Many regions in the Northwest have been living under tighter restrictions than the rest of the country for months with cases still rising. Manchester Mayor, Andy Burnham, has been quite vocal and criticised the Government’s handling of the pandemic and said imposing tougher restrictions is “asking us to gamble our residents’ jobs, homes and businesses and a large chunk of our economy on a strategy that their own experts tell them might not work,” he told a press briefing on October 15.

Uncertainty over whether the government’s three-tier restrictions will be effective enough has led to calls from many political and health officials, including Sir Kier Starmer, Leader of the Labour Party, for a ‘circuit-breaker’ — a two-week national lockdown to coincide with half-term, that will reduce the spread and bring cases down.

Calls for a circuit-breaker are gaining support, but this will not solve the Covid-19 problem, merely kick the problem down the road a bit as cases will rise again afterwards. However, a circuit-breaker would slow the spread of the virus and reduce deaths and could buy a bit of time — but the country will want to know what can/will be done in that time to improve test, track and trace, so we can better manage future outbreaks. Otherwise, we could be locked in a cycle of repeated circuit-breakers, going in to and out of restrictions, until a therapy or reliable vaccine is found — and that could be months or years away.

In the meantime, the devolved governments of Wales, Scotland and Northern Ireland are taking the lead in their countries and imposing their own rules, there is no UK strategy. Northern Ireland has elected to go for a national circuit-breaker, seeing many businesses and hospitality venues closing and an extension of the half term for schools.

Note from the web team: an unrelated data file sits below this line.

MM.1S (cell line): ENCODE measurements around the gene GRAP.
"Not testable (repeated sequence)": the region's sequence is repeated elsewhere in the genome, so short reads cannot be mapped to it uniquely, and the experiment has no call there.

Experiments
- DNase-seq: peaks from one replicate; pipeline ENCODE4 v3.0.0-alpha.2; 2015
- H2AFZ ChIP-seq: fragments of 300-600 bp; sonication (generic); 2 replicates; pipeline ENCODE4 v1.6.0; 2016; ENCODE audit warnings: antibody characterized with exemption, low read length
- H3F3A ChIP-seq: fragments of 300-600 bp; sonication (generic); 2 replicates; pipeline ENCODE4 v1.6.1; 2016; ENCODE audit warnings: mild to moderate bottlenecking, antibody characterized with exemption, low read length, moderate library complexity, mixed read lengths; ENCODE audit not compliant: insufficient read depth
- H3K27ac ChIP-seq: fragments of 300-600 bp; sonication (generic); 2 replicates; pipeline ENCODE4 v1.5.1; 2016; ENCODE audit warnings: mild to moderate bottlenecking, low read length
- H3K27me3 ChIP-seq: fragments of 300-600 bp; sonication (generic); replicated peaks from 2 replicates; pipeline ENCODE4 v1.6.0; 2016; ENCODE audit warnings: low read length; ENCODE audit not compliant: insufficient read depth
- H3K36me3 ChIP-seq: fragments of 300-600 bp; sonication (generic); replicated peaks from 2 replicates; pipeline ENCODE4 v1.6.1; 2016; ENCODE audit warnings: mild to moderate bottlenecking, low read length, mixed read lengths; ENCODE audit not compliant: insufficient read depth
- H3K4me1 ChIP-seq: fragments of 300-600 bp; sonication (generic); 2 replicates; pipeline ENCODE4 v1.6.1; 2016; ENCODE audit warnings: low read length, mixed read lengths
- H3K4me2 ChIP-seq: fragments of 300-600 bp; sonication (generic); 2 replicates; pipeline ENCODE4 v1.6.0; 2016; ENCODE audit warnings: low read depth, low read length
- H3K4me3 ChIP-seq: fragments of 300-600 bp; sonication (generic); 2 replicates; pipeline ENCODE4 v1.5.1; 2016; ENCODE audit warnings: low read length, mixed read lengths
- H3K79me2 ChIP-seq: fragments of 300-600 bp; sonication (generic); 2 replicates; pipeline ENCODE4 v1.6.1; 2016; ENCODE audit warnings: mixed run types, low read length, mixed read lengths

Wales is also considering a circuit-breaker over the half-term; in the meantime, the rules in Wales are constantly being updated as cases arise. In addition, the Welsh Government has expressed concerns that people from Covid-19 hotspots in the UK may travel into Wales, especially in half term, and have said they want a travel ban to prevent people entering the country from high-risk areas.

Given the border with England has no checkpoints, it is unclear how feasible this would be but the Welsh government says it is confident police can enforce the travel ban, although police say they lack the resources to do so.

Similarly, other parts of England that have lower cases, such as in the South West, have said they are concerned people may travel from hot spots to their region increasing their Covid-19 numbers. The government has advised against all but essential travel to and from high risk Covid-19 areas, but again the question is can this be enforced? Similarly, Scotland has imposed tougher restrictions in some regions, banning the mixing of households, forcing leisure and hospitality venues to close and limiting service to take-away or sit-down meals only.

The First Minister of Scotland, Nicola Sturgeon, is also considering a travel ban to Scotland from other parts of the UK. Whilst it may seem that the northern regions are worst affected at the moment, we should remember the virus holds no bias — it will spread whenever it can and if left unchecked numbers will rise across the whole UK.

To stop this, we do need to be ‘in it together’ and do our bit to prevent spread: reducing our contacts, avoiding unnecessary gatherings, isolating when required to, wearing a face mask and keeping 2 meters apart in public. We cannot assume because we feel fine we do not have the virus — testing is revealing many asymptomatic cases and people with very mild symptoms who may not even be aware they are infected. We all need to do our bit and hope the government can improve the test, track and trace system, especially as we move into the winter months and flu season.

Rachel Kayani